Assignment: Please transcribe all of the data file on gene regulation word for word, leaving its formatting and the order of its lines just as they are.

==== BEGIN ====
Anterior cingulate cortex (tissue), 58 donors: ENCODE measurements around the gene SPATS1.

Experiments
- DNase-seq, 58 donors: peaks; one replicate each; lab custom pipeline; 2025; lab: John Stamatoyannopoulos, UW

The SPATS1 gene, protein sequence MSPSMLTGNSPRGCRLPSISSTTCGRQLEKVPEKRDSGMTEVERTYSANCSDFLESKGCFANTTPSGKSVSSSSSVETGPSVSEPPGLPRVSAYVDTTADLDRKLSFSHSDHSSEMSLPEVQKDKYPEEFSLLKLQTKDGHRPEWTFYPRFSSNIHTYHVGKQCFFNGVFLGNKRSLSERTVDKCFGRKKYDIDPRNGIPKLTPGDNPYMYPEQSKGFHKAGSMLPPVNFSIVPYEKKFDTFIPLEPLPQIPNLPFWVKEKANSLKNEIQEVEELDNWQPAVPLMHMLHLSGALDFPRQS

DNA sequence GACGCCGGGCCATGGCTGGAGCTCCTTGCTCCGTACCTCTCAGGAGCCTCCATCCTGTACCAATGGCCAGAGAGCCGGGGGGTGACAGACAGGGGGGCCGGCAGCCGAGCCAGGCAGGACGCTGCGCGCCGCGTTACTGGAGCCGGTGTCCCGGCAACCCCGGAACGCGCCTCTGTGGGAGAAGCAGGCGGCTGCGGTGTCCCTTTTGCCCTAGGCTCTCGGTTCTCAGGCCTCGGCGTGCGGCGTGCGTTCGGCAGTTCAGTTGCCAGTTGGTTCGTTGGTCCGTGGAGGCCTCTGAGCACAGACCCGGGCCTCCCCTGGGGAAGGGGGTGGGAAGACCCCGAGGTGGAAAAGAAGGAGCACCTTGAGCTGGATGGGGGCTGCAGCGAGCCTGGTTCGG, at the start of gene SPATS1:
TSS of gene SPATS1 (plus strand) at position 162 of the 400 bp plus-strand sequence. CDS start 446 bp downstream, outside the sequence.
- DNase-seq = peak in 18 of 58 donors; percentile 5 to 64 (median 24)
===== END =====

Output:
Anterior cingulate cortex (tissue), 58 donors: ENCODE measurements around the gene SPATS1.

Experiments
- DNase-seq, 58 donors: peaks; one replicate each; lab custom pipeline; 2025; lab: John Stamatoyannopoulos, UW

The SPATS1 gene, protein sequence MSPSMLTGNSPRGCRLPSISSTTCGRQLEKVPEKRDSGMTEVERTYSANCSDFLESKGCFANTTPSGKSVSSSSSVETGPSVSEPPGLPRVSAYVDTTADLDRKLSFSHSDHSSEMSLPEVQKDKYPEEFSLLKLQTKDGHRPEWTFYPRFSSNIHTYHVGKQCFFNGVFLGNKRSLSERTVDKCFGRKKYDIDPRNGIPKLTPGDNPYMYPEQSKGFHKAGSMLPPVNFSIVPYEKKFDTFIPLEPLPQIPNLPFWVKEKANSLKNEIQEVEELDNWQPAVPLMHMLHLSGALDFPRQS

DNA sequence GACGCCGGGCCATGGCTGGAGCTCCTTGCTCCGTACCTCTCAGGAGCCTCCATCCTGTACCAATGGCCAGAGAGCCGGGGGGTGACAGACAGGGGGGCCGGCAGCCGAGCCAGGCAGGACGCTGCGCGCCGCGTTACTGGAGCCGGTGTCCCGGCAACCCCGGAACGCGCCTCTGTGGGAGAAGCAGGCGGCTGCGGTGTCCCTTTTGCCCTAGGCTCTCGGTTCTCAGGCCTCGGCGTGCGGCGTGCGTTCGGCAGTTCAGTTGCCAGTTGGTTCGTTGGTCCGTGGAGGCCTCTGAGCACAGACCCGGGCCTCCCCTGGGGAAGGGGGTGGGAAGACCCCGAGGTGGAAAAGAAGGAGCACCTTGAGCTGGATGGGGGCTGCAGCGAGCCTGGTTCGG, at the start of gene SPATS1:
TSS of gene SPATS1 (plus strand) at position 162 of the 400 bp plus-strand sequence. CDS start 446 bp downstream, outside the sequence.
- DNase-seq = peak in 18 of 58 donors; percentile 5 to 64 (median 24)